Date: 
August 14th 1935

Letter from William A. Kitchen to Senator Harry S. Truman in which Kitchen encourages Truman to give K. E. Long of Newburg, Missouri a job under Mr. Murray. Kitchen finds Long to be "well connected politically in Phelps County and I am, therefore, extremely anxious that he be placed on the payroll at the earliest possible date."

Date: 
August 9th 1935

Letter from William A. Kitchen to Senator Harry S. Truman in which Kitchen describes in detail an investigation by Harvey L. Duncan concerning an alleged theft of an interstate shipment of liquor. Kitchen warns against a conspiracy charge, which would reflect poorly on the Kansas City organization. Thus, he suggests that any suspect be tried separately, and not as co-conspirators in a large scheme. In order to do this, Kitchen recommends Truman has Bennett C. Clark call Maurice M. Milligan and request that Milligan prosecutes violators separately.

Date: 
May 12th 1936

Letter from William A. Kitchen to Senator Harry S. Truman in which Kitchen provides supplementary information on investigation by Harvey L. Duncan concerning an alleged theft of an interstate shipment of liquor. Kitchen provides more intel on Duncan, his plans, and on John T. Burkett, a colleague of Duncan's that "is building a fire under him."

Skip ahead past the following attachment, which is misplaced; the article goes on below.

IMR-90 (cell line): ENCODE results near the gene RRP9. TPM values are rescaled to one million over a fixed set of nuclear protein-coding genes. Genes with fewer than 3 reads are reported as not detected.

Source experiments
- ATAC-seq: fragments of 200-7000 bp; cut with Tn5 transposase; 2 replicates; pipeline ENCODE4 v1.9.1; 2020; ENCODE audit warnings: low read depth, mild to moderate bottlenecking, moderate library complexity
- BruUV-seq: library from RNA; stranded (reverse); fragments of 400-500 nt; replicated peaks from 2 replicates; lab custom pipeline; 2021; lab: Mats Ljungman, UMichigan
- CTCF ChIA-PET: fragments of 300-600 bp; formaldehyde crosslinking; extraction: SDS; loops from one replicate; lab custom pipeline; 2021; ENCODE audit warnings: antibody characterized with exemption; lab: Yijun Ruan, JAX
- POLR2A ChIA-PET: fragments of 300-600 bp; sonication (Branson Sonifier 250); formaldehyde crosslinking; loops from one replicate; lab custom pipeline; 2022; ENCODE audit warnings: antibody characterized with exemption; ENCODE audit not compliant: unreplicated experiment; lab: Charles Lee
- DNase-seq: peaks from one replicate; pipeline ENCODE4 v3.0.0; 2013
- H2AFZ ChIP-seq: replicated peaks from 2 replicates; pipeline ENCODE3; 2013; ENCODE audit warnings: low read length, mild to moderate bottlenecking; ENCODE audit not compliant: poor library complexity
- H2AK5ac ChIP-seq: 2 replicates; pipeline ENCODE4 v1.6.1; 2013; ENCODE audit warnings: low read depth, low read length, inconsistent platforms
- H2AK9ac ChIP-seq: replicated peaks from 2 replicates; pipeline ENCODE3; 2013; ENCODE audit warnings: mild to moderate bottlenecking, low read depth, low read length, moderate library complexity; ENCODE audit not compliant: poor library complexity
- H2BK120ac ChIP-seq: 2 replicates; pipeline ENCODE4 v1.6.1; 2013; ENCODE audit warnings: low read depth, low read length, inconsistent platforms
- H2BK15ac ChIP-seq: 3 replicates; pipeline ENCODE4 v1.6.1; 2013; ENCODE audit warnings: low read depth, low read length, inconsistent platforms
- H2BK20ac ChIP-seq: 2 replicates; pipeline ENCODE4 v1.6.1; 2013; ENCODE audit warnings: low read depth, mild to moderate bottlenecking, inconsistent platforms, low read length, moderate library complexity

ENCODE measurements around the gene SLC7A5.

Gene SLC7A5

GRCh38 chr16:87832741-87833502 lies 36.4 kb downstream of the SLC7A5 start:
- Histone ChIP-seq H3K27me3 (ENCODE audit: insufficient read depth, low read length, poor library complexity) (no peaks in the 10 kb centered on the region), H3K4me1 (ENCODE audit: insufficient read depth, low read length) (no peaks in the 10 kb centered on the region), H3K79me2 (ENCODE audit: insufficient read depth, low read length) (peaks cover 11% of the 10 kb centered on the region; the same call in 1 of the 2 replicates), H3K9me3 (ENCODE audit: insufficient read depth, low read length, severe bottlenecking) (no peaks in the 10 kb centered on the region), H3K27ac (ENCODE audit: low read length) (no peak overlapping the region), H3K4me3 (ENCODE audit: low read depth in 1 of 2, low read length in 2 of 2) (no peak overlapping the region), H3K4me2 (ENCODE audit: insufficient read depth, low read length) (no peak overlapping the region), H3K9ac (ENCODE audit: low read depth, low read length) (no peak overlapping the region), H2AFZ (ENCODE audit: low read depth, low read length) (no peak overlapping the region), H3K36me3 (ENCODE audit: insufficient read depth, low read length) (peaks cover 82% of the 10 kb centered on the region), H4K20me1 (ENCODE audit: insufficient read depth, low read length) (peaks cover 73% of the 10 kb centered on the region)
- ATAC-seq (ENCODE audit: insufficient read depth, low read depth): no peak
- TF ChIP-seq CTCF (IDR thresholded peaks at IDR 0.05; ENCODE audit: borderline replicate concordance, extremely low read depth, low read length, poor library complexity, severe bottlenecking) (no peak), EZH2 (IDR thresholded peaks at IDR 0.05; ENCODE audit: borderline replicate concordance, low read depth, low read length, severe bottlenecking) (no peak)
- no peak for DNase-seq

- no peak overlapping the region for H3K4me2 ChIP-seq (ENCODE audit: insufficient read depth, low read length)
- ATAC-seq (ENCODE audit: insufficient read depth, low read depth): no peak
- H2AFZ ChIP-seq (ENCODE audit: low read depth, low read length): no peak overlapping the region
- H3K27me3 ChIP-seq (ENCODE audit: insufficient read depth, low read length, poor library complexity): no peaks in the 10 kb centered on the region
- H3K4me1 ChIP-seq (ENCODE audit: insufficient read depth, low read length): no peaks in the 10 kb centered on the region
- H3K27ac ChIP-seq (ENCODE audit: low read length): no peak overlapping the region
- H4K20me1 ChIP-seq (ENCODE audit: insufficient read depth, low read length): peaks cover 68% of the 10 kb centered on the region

Date: 
May 14th 1936

Letter from William A. Kitchen to Senator Harry S. Truman in which Kitchen requests Truman's help in confirming his sister, Elizabeth Kitchen Black, as Postmaster of Mound City, Missouri. Kitchen also requests an autographed portrait of Truman for Kitchen to hang in his office.

Date: 
May 8th 1936

Letter from William A. Kitchen to Senator Harry S. Truman in which Kitchen provides his opinion on two appointments to the Workmen's Compensation Commission and the political repercussions of the same. He also informs Truman of James M. Pendergast's opinion on the situation.

Date: 
April 6th 1937